By Staff Sgt. (CA) Jim Tortolano
First of two parts
One of the missions of the California State Military Reserve to is augment and help train the California National Guard. Are you physically fit enough to take on those tasks?
Although the CSMR is open to Soldiers from 18 on up into their 60s, the nature of a state defense force—with many prior service personnel as well as trained professionals in civilian occupations—means that many troops in our ranks are into middle age and above.
While the CSMR does enforce height-and-weight standards, it doesn’t demand physical fitness tests. But if you’re going to serve in potentially hazardous and stressful situations as first-responders, is your body ready for it?
Taking the most “liberal” physical training standards of the U.S. Army, a Soldier should be able to run two miles in 25 minutes, do 26 situps and seven pushups. Can you meet these goals?
If you want to be able to keep in a potentially demanding situation, here are some ideas. Some of these are taken from Army Field Manual 21-20 on Physical Fitness, as well as Sgt. Michael Volkin’s “Basic Training Guidebook.”
As always, you should consult a physician before embarking on any strenuous physical activity. This is opinion, not medical advice, and different people respond differently to different regimens.
Weight: This is a problem for many over-40 Soldiers. Not only are many Soldiers of that age engaged in sedentary occupations, but our bodies are changing. Muscles lose elasticity or weaken, some body parts (such as spinal discs) degenerate and for women, menopause can lead to changes in metabolism which cause fat to be stored rather than burned.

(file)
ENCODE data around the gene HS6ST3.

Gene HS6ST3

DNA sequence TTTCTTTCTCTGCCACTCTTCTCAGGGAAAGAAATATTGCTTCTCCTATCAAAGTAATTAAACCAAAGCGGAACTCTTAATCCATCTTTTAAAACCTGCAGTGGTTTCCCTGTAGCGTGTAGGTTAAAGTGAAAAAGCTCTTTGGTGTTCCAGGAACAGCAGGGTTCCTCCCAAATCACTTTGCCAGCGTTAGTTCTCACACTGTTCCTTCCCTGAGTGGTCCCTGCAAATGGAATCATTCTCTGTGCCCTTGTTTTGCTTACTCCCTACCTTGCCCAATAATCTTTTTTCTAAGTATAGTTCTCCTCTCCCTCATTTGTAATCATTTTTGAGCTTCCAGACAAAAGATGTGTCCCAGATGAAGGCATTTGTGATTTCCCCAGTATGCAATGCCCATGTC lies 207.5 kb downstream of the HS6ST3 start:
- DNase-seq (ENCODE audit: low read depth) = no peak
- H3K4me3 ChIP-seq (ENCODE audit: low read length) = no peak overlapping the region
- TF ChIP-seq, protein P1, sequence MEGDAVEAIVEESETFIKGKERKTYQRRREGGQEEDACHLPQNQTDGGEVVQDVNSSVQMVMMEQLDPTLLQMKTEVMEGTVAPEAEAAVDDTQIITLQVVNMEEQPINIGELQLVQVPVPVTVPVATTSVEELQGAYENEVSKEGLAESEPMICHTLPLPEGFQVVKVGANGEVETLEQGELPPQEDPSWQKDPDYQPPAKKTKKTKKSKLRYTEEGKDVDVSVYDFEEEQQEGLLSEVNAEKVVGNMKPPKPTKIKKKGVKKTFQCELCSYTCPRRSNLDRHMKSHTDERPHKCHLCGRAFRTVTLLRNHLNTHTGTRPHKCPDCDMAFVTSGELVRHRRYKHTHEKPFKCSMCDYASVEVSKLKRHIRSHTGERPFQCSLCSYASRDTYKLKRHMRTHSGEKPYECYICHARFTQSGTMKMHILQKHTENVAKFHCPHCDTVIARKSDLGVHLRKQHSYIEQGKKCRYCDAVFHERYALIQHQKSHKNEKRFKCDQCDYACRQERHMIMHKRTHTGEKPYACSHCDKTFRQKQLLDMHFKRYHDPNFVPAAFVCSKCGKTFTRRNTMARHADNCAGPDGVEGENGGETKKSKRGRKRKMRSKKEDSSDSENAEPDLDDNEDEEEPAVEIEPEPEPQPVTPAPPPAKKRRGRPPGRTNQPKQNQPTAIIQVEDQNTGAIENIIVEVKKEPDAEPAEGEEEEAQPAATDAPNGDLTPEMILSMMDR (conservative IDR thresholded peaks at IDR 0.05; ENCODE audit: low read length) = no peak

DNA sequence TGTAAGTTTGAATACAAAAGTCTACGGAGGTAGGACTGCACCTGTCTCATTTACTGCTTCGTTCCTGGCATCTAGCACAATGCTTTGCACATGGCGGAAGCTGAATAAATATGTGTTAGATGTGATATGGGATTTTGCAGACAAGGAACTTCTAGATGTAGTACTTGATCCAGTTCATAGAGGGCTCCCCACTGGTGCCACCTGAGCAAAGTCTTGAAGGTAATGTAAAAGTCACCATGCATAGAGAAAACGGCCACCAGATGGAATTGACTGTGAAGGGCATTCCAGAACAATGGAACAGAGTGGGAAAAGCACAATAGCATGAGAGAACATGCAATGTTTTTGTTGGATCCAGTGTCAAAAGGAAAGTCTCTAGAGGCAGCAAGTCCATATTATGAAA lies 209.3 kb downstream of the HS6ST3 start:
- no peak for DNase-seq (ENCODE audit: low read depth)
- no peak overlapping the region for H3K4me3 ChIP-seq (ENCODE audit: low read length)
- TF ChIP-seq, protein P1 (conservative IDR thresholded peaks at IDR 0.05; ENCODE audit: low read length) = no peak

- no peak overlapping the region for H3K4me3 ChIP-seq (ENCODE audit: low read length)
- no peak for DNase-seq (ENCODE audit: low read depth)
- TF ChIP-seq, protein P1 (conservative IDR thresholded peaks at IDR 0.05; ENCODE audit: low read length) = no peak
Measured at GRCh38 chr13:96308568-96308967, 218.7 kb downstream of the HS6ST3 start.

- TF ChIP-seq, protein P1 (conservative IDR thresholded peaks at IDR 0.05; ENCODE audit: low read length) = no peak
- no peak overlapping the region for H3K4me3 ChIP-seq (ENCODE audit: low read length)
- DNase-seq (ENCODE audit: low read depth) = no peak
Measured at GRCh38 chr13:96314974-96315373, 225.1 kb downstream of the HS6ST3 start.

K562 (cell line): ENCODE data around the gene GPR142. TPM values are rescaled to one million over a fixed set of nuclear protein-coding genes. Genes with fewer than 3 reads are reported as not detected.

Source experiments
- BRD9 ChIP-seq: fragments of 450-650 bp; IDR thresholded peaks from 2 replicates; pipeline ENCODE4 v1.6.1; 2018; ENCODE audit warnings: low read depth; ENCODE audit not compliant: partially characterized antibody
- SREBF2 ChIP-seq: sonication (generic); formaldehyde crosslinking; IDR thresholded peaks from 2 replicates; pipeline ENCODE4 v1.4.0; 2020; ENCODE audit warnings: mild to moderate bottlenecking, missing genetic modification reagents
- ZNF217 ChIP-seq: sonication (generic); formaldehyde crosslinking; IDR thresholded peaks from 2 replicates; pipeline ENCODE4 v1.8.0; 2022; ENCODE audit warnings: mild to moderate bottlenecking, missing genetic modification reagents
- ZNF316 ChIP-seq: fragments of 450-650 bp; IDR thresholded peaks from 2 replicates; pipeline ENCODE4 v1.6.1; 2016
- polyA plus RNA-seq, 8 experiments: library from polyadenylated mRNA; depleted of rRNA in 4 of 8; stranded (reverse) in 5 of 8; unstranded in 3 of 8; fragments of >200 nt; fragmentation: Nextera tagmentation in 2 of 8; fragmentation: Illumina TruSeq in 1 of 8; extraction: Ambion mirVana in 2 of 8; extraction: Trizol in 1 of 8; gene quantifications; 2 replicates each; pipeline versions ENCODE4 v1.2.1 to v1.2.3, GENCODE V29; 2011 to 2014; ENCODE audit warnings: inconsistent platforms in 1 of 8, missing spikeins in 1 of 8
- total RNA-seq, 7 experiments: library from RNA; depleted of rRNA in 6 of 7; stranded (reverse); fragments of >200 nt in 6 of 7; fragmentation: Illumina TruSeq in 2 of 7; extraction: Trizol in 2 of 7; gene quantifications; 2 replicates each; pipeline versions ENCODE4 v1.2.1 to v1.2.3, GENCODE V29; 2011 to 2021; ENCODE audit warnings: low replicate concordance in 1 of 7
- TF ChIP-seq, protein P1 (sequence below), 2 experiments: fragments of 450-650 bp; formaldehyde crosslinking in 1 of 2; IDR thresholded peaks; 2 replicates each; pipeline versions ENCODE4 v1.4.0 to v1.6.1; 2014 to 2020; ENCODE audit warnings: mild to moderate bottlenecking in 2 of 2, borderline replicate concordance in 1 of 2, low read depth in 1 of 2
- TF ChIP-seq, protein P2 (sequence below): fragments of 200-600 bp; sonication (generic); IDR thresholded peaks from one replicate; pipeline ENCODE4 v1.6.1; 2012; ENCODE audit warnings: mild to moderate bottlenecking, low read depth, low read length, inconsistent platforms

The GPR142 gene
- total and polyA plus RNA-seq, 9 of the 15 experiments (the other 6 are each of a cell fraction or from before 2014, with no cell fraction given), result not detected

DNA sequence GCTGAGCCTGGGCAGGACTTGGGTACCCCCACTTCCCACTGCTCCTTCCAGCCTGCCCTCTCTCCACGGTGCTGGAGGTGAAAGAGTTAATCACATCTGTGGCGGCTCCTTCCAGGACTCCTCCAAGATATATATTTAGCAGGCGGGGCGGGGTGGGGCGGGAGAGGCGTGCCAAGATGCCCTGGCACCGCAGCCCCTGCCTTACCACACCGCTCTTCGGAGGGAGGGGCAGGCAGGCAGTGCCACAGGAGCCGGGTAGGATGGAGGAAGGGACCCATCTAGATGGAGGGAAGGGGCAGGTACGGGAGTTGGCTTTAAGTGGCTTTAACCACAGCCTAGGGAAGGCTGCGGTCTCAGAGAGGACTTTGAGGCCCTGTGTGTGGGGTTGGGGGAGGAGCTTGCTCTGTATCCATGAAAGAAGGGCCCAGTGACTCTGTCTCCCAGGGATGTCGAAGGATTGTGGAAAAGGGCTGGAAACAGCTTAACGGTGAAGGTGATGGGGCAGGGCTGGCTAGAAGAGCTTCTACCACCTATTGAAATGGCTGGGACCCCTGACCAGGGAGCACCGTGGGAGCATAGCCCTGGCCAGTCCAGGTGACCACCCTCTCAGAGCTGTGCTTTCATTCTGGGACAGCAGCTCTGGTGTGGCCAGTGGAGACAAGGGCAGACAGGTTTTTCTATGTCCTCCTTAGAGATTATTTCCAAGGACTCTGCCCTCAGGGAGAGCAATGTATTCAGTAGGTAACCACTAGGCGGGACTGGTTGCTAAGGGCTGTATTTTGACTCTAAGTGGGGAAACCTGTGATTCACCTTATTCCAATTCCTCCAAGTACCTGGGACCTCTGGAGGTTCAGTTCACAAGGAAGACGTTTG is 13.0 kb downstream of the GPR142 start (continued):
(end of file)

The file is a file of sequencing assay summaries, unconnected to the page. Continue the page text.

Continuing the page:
There are hundreds of weight-loss and maintenance programs out there. Pick one which works best for you (again, with proper medical advice). But here are a few common-sense ideas which may have an immediate effect.
• exercise in the morning before breakfast. A walk or run before eating will mean that your body will burn stored fat, thus maximizing the effect of your workout.
• avoid (or at least limit) alcohol and sodas. Alcohol dehydrates you and is full of calories. The term “beer belly” developed for good reason. But sugary sodas can be just as bad, giving you empty calories while packing on fat. Water is the best drink; if that seems boring, try the new flavored waters which may be tastier and still have zero calories.
• pay attention to portion sizes and calories. You don’t have to be a vegan to eat lighter. Today’s restaurants are required to disclose the calories (and in some cases, fat grams) in their dishes. That information can be used to avoid going too far. A good, lean steak of 5 oz., say, may hit only 500 calories, while a salad with a fatty dressing (ranch or blue cheese) can easily have three times as many calories, although it “looks” healthier.
• drink water with your meal. Water helps digest food better and help the body acquire the best of the nutrients the meal has to offer.
• weigh yourself regularly. Chances are pretty good that if you don’t check your weight from time to time, it can creep up on you. Stepping on that bathroom scale every week may be enough of a jolt to get you to adopt healthier eating habits and an exercise plan.
Next: A modest physical fitness regimen.